In its initial foray into international operations, MilWood Products Inc. embarked on subsidiary operations in Latin America. The decision was based on the progression of the company's thirty years of growth. Headquartered in the upper Midwest, MilWood had secured the lion's share of the fabricated wood products market in North America. A diversified network of production centers enabled the company to bring its product to market in a more timely fashion than the competition, and regional distribution outlets were able to fill contractor orders in days rather than weeks. Growing demand for their products throughout South America prompted the company's decision to explore subsidiary operations in the region.
MilWood executives participated in fact-finding missions to various countries, initiated market research and feasibility studies, examined transport networks and researched the availability of a skilled workforce. Working through the Ex-Im Bank, they also addressed host country fiscal and monetary policy risk, exchange rate systems and regulatory policy. The Mil Wood team then met with foreign government officials and discussed collective bargaining agreements with local labor leaders. Satisfied with their findings, company executives made the decision to invest in a production and distribution facility designed to meet projected regional demand over the next decade.
Despite initial success, however, MilWood Products S.A. failed to achieve the envisioned return on investment. The problem was not related to the management structure of the foreign operation nor inaccurate projections of demand. Instead, in its initial risk assessment, the company failed to anticipate the host country's legislative agenda. The broader political and economic conditions that had been so attractive to MilWood-the government's emphasis on privatization and liberalization (deregulation), property rights of foreign investors and a stable exchange rate system-generated political demands from competing interests.
Within eighteen months of MiWood's foreign start-up, the labor code of the host country was revised. The old code dated to the 1930s, reflecting the political and economic conditions of that period; the revised legislation was defined by the global climate of the new millennium. The emphasis on controlling labor through co-optive and repressive means was replaced by broader worker rights and a decreased role for government.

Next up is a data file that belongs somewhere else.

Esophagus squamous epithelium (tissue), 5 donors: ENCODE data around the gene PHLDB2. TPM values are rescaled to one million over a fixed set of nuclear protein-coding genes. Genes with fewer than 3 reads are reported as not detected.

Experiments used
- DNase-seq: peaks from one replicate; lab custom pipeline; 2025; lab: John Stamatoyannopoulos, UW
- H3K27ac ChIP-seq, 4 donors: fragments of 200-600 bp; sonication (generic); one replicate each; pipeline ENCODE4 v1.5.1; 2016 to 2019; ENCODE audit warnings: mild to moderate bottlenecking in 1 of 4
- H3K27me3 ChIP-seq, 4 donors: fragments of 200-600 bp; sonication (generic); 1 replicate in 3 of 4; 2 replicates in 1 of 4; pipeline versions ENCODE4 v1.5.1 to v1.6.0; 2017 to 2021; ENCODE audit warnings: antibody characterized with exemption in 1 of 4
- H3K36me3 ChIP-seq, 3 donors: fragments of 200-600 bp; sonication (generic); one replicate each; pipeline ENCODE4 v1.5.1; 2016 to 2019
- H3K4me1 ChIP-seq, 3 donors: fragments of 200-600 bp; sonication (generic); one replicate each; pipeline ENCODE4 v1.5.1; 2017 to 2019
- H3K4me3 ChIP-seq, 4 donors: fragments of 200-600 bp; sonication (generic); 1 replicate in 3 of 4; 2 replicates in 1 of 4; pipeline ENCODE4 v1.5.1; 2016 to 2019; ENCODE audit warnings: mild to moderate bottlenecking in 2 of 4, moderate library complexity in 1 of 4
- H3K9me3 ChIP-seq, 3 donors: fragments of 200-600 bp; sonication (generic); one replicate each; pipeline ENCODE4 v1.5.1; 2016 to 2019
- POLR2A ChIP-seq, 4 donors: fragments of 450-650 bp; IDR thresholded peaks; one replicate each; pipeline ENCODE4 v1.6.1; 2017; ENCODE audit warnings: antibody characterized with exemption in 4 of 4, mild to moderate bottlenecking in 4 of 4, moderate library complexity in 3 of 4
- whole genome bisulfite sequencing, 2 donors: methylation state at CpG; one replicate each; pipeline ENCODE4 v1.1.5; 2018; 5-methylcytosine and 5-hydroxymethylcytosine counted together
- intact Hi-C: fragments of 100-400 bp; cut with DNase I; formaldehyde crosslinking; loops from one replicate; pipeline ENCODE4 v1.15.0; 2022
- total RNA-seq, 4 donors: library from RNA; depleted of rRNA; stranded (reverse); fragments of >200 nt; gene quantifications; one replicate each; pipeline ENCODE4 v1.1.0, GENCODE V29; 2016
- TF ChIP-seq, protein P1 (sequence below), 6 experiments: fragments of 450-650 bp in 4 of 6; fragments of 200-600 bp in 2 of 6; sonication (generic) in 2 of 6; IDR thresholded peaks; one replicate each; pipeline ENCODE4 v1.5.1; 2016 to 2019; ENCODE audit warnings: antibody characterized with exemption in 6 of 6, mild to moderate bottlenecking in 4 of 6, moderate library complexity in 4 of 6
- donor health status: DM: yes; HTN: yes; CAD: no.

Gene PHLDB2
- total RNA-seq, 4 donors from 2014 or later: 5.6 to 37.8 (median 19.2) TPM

Whereas the subsequently altered labor-management relations ultimately contributed to slight increases in MilWood's production costs, the company's transportation costs doubled. The old labor code reflected the government's response to violent rail union activity in the 1930s; it provided for tight control of these organizations, including a restrictive wage regime. The revised code removed these restrictions, allowing market forces to determine wage and price structures in the transportation industry-both increased. The outcome was a shrinking bottom line for MilWood Products S.A.
While the MilWood scenario is hypothetical, it is based on a composite of cases and events that captures the essence of political risk assessment. In this case, it seemed that company executives had thoroughly analyzed the business risks associated with overseas investment. These decision makers, however, had little knowledge of the host country's labor history. Furthermore, they failed to project the macro level impact of the government's development program (privatization and liberalization) on diverse sectors of society. Given these limitations, MilWood executives could not have anticipated the increased cost of operation resulting from the transformation of the broader political landscape.
Foreign direct investment, particularly in the economies of the developing world, offers a wealth of opportunity. The risks associated with operations in unfamiliar and potentially hostile environments, however, are also greater. …